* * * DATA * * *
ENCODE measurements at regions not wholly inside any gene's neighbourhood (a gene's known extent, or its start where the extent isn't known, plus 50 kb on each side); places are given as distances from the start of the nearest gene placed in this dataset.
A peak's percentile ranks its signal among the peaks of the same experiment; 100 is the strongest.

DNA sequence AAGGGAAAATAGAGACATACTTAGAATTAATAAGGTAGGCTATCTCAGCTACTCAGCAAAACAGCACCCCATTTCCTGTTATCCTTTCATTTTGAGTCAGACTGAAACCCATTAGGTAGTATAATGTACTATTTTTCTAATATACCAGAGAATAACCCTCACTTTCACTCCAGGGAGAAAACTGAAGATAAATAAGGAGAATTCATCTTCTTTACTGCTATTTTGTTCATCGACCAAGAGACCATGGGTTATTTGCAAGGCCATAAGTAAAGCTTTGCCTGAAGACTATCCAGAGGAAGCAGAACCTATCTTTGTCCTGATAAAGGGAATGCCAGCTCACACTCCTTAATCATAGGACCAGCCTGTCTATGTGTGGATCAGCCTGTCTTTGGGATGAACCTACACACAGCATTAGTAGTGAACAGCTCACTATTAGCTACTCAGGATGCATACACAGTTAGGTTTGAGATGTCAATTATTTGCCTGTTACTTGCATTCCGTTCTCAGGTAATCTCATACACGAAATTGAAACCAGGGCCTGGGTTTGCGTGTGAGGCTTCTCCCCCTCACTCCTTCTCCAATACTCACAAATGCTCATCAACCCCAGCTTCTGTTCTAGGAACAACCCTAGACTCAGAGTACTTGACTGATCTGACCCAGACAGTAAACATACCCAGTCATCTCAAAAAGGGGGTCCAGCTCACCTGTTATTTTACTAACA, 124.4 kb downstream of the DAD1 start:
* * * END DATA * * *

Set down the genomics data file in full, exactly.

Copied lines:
ENCODE measurements at regions not wholly inside any gene's neighbourhood (a gene's known extent, or its start where the extent isn't known, plus 50 kb on each side); places are given as distances from the start of the nearest gene placed in this dataset.
A peak's percentile ranks its signal among the peaks of the same experiment; 100 is the strongest.

DNA sequence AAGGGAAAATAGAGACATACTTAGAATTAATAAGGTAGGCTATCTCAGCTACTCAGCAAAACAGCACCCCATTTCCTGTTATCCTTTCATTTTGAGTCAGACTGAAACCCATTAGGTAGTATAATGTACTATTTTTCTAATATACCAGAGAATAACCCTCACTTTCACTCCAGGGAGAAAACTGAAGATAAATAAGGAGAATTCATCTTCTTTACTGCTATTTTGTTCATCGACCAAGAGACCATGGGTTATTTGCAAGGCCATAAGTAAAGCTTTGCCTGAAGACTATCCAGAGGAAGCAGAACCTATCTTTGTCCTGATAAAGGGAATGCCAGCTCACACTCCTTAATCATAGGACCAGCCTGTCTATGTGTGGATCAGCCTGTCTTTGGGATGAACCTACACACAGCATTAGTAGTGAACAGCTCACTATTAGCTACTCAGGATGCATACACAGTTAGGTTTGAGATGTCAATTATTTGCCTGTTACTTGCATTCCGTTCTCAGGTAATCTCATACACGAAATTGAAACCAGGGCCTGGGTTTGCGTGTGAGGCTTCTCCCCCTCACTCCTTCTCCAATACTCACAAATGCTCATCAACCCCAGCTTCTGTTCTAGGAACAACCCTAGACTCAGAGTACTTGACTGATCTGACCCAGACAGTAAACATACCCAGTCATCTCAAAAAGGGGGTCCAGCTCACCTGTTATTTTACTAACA, 124.4 kb downstream of the DAD1 start: